Now that Chuck is taken care of, they now have to worry about restoring the world to the way it was, and that is exactly what happens. Jack brings everyone back to Earth, as if nothing had happened. Even Dean’s dog that he found was running around the streets! Now that Jack absorbed it all, that means, you guessed it, Jack is the new God. He even has control of Amara, working with him in harmony. Jack says that he wants to not be as hands-on with his new powers, and not insert himself into the story, and that he trusts the goodness of people to do what is right, and just like that, he disappears to explore his new world.
At the bunker, the brothers drink in silence, reminiscing on those they have lost, and where they are now, and they are now free from Chuck’s control. We even get a nice little montage of famous moments and people from the last 15 years. The montage was a nice tribute to the series, and to all of the characters that have made this show what it is. This montage was actually my least favorite part of the episode, believe it or not, because since next week is the series finale, why are we having this montage now? It didn’t really make sense to me as the episode came to a close.
Now in the promo for the series finale showed that it might be a behind the scenes look of the series, as well as the final episode. It’ll be interesting to see what sort of plot is created for this, especially since the main villain has been taken down.
What did you think of the penultimate episode of Supernatural? Comment below.
Supernatural Series Finale Review – Lay Your Weary Head to Rest (15×20)
15 years. 327 episodes. A million ghosts, monsters, demons, angels, and gods. 1 Impala. 2 brothers. Supernatural’s last hurrah aired tonight, and we say goodbye to the Winchesters after years of monster hunting.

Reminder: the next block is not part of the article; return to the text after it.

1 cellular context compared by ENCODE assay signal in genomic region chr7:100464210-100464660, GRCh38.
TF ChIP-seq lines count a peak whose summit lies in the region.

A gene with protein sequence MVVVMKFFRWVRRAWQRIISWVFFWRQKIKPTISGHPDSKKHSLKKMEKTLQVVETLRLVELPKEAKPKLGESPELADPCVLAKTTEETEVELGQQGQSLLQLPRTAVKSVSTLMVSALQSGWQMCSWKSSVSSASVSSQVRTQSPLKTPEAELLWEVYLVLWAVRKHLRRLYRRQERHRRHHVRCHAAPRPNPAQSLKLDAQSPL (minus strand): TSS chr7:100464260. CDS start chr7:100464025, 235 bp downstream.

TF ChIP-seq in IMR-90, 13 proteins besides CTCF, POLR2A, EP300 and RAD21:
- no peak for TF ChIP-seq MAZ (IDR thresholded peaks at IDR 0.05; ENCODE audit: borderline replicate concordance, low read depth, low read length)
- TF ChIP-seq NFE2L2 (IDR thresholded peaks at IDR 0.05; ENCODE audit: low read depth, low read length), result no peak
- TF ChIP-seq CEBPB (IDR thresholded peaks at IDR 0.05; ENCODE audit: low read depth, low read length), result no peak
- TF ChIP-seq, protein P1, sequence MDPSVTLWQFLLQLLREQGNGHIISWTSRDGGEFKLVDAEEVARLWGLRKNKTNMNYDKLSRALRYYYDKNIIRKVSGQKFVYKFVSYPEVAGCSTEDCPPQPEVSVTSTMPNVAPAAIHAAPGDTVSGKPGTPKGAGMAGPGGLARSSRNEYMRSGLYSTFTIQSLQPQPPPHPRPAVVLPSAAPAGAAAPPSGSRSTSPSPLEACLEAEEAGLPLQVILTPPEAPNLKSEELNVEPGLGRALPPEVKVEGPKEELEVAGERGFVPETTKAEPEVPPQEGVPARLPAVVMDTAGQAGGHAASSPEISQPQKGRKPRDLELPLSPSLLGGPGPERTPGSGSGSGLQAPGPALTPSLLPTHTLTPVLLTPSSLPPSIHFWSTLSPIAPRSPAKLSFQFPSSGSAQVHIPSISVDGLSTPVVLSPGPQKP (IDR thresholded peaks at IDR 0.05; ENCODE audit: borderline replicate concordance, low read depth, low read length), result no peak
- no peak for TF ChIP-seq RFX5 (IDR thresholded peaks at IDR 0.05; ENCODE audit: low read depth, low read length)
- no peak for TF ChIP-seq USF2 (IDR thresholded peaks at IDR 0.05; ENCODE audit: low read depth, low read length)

Now the finale was marketed to be a two-hour finale, but the first hour was a retrospective look of the show, with interviews with actors, producers, writers, and the man who started it all, Eric Kripke, who created the show way back in 2005. Kripke hasn’t been involved with the show since he departed in season 5 (he now runs Amazon’s The Boys), so it was really great to see him talk about the show that has changed the genre. It was nice to see all of the people involved with the show to share fun memories of working on it for so long. They talked about the growth of the characters, world-building, the many side characters, how the mythology changed throughout, even analyzing the meta aspects of the show, such as one of my favorite episodes, “The French Mistake.” We also can’t forget the Scooby-Doo crossover episode!
Now, the moment we’ve been nervously waiting for. The final episode. Free from the grasp of Chuck, the Winchesters are able to write their own story in their own way. Dean adopted the dog he found from the last episode, Sam is going on morning runs. There’s no fear of having God chase them everywhere. It seems for once, the Winchesters are living regular hunter lives. Dean finds a “case” for them to investigate, but it’s just a big pie festival, while Sam gets his kicks and pies Dean in the face.
The scene shifts to an ordinary home, when mysterious men in skull masks invade the home, attack the mother and kill the father of the house, and after searching, take the two kids.
Sam and Dean were always known for using famous musician names for their fake FBI personas, but they used the names Singer and Kripke (a little homage to the creator of the show, and executive producer of the show. The local police tell them that the father is killed, and they ripped the tongue out of the mother. They believe this is a usual case of vampires that their dad was investigating in the 80s because the masks were similar. Before the mysterious people could invade another home, Sam and Dean arrive, and quickly dispose of them, but they leave one of them alive so they could interrogate him.